Managing Resources

This topic describes how Qt Quick Ultralite applications make use of image resources.

Font resources are not added through the resource system. For more information about font handling, see Text Rendering and Fonts.

See also topic on Image Caching.


To use resources in a Qt Quick Ultralite application, you must declare them using the QmlProject API.

The resource compiler (qulrcc tool) uses the resource declarations to prepare the contents for inclusion. It may perform optimizations on the raw resource data. For example, image optimization can result in lowering color depth, replacing with alphamap, removing outline transparent areas, and swizzling.

Adding files to the resource system

Use the ImageFiles.files QmlProject property to add resources to a Qt Quick Ultralite application.

ImageFiles {
    files: ["ui/spinner.png", "background.png"]

The ImageFiles.files property adds the files into to a virtual resource filesystem. Resources in the filesystem are referenced through resource URIs with the optional "qrc:" scheme.

  |-- background.png
  |-- ui/
       |-- spinner.png

In the above example, qrc:/ui/spinner.png is a resource URI for the resource data based on the ui/spinner.png file from the source directory. It can be displayed by using its URI as source in an Image:

Image {
    source: "qrc:/ui/spinner.png"

When using relative paths in resource URIs, the paths are relative to the root of the virtual resource filesystem. The scheme of the URI can be omited. The following URIs all refer to ui/spinner.png:

  • ui/spinner.png
  • /ui/spinner.png
  • qrc:ui/spinner.png
  • qrc:/ui/spinner.png
  • qrc:///ui/spinner.png

Resource properties

Optionally, you can set resource properties for a set of images listed using ImageFiles.files, from the list of available properties in the QmlProject ImageFiles node.

ImageFiles {
    files: ["image.png"]
    MCU.resourceCompression: true

Image resources support a number of resource properties that control how the image is stored on the device, or can trigger different optimizations. See QmlProject Manual for the full properties list.

In the following example, the large background.png is stored in a compressed format by setting ImageFiles.MCU.resourceCompression, while spinner.png is tagged with ImageFiles.MCU.resourceOptimizeForRotation to optimize it for runtime rotation:

ImageFiles {
    files: ["spinner.png"]
    MCU.resourceOptimizeForRotation: true
ImageFiles {
    files: ["background.png"]
    MCU.resourceCompression: true
Image {
    source: "qrc:/background.png"

    Image {
        anchors.centerIn: parent
        source: "qrc:/spinner.png"
        transform: Rotation {
            NumberAnimation on angle { from: 0; to: 360; running: true; loops: Animation.Infinite }

Lossless compressed image formats

Qt for MCUs supports Run-Length Encoding (RLE) compression formats as an alternative to ImageFiles.MCU.resourceCompression. It is useful if significant parts of an image have the same color. The RLE format options for the ImageFiles.MCU.resourceImagePixelFormat property are: RGB888RLE, XRGB8888RLE, and ARGB888RLE.

The supported RLE formats vary depending on the platform. Therefore, use the AutomaticCompressedLossless option to automatically choose the ideal format depending on the MCU.Config.platformOpaqueCompressedLosslessResourcePixelFormat and MCU.Config.platformAlphaCompressedLosslessResourcePixelFormat settings for the platform.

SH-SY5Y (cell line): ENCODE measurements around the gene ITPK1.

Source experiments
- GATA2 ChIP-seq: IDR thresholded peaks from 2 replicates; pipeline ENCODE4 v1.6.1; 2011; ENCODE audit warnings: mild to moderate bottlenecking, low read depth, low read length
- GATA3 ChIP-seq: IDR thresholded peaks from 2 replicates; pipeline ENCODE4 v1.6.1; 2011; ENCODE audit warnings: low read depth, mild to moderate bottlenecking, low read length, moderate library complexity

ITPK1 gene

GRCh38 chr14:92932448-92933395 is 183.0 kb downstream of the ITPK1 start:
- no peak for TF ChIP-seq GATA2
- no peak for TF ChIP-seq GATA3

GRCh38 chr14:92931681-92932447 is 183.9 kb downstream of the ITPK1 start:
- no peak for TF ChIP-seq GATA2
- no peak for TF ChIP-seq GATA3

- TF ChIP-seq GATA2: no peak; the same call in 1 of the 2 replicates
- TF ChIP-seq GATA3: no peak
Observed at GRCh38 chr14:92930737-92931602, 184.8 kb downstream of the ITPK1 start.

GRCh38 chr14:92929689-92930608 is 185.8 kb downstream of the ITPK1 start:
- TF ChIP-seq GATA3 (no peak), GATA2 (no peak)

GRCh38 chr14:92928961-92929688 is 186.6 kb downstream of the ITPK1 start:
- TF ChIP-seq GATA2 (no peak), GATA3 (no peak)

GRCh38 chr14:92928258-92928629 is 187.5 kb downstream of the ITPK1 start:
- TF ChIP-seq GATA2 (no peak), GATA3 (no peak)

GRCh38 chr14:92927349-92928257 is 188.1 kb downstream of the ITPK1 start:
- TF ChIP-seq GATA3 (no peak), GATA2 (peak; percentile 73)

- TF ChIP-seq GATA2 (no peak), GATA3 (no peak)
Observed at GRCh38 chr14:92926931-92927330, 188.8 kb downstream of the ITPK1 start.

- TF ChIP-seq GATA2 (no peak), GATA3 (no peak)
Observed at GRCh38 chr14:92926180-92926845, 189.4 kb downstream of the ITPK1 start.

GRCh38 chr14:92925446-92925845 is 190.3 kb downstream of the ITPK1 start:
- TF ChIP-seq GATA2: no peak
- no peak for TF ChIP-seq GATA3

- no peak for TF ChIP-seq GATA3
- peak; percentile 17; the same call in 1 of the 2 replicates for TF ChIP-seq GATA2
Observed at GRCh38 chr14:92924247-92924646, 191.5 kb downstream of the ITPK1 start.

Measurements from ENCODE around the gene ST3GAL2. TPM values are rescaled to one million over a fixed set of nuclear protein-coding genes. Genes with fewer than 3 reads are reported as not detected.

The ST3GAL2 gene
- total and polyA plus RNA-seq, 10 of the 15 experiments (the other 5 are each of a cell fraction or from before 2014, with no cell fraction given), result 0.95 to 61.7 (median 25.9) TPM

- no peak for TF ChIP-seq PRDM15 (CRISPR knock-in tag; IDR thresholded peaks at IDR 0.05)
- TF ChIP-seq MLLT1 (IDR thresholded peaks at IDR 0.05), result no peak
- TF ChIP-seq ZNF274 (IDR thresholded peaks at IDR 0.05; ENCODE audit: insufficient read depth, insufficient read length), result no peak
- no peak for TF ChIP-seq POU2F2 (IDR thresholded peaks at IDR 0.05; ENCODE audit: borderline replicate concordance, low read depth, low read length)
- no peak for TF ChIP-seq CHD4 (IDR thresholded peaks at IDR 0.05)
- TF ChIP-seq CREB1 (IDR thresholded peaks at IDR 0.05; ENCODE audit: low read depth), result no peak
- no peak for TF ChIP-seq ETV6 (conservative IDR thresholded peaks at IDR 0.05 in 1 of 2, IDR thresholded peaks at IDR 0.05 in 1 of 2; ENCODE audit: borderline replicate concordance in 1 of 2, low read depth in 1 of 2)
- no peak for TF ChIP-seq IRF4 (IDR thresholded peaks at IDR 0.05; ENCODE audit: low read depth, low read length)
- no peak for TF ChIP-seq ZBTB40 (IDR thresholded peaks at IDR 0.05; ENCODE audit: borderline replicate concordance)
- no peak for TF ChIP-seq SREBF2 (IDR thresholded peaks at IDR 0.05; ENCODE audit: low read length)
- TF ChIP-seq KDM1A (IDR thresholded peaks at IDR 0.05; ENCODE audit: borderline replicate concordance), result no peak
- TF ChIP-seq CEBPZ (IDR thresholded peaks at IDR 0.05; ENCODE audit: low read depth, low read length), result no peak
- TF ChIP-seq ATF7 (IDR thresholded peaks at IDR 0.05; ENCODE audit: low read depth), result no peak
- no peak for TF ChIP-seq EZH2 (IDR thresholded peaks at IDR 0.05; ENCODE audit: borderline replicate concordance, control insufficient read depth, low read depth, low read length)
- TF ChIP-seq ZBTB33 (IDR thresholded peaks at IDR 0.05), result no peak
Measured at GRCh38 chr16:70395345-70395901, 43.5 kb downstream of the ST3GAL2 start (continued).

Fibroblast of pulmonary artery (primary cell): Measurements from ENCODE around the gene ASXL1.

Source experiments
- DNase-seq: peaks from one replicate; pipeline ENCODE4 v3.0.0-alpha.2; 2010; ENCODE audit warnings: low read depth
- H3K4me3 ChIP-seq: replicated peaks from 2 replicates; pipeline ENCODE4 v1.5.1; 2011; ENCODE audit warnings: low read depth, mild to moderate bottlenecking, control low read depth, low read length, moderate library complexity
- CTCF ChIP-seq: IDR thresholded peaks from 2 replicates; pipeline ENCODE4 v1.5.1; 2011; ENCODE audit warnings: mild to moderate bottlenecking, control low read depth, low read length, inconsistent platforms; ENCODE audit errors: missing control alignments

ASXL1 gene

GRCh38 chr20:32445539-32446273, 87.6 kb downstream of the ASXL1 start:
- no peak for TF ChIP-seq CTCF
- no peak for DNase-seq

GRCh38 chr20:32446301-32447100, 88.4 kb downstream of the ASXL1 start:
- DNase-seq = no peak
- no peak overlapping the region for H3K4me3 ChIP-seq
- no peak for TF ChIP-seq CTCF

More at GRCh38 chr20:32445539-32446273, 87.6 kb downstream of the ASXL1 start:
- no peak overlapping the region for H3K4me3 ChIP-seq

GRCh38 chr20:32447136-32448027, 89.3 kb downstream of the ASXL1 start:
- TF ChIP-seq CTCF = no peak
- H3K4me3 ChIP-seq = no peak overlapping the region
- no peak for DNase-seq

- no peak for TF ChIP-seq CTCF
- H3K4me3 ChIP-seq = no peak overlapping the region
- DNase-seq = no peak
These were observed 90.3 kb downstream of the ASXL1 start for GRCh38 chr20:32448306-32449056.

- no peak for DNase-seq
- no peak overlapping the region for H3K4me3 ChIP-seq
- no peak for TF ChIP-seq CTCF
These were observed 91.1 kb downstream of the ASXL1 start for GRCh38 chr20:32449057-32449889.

The benefit of using AutomaticCompressedLossless is that the images can be decoded on the fly as they are being blended, without decompressing them into the image cache. This means, less volatile memory is needed compared to images that use ImageFiles.MCU.resourceCompression.

However, the average compression ratio is not as good, and transformed images are not supported. It could also have a negative impact on the blending performance, as it uses CPU fallback on most platforms. The CPU is usually slow at blending images that contain a lot of semi-transparent pixels or if the computed Item::opacity value is less than one. Refer to the Supported Features table for information about platforms that support hardware accelerated blending of RLE pixel formats.

The following table shows two example images along with their uncompressed and compressed (RLE or PNG) sizes. The first image compresses a lot better due to the contiguous areas that contain the same pixel value. Compressing such images into PNG using ImageFiles.MCU.resourceCompression produces even better compression ratios, but they must be decompressed onto the image cache before drawing on screen.


Uncompressed82.9 kB82.9 kB
RLE compression23.2 kB72.6 kB
PNG compression6.7 kB27.5 kB

Here are some useful heuristics for when to use PNG or RLE compression to better blending performance:

  • OnStartup cache policy - On platforms that have sufficient flash and volatile memory for the application.
  • RLE compression - On platforms that support hardware accelerated blending without intermediate buffers. You could also use it on platforms without hardware acceleration, if the performance overhead is acceptable.
  • PNG compression with ImageFiles.MCU.resourceCompression - On platforms that do not have sufficient memory required to store all the uncompressed image resources. If the image cache is big enough to fit all the visible images on screen at the same time, animation performance will be good as all the required images are in the volatile memory.
  • AutomaticCompressedLossless or uncompressed images without caching to retain the images in flash memory. One of these two techniques is ideal on platforms with limited volatile memory, as PNG compression is not an option on such platforms.

Here's how to enable the use of lossless compression for a given image resource:

ImageFiles {
    files: "example.png"
    MCU.resourceImagePixelFormat: "AutomaticCompressedLossless"

Resource placement in memory

By default a resource is placed in a reserved memory section named QulResourceData. Resources can be placed in a different storage section by setting the ImageFiles.MCU.resourceStorageSection property. The ImageFiles.MCU.resourceCachePolicy property controls when and how resources are loaded into volatile memory. When different kinds of volatile memory are available (for example RAM, VRAM or HyperRAMâ„¢), the ImageFiles.MCU.resourceRuntimeAllocationType property can be used to choose the volatile memory region to use for a given resource.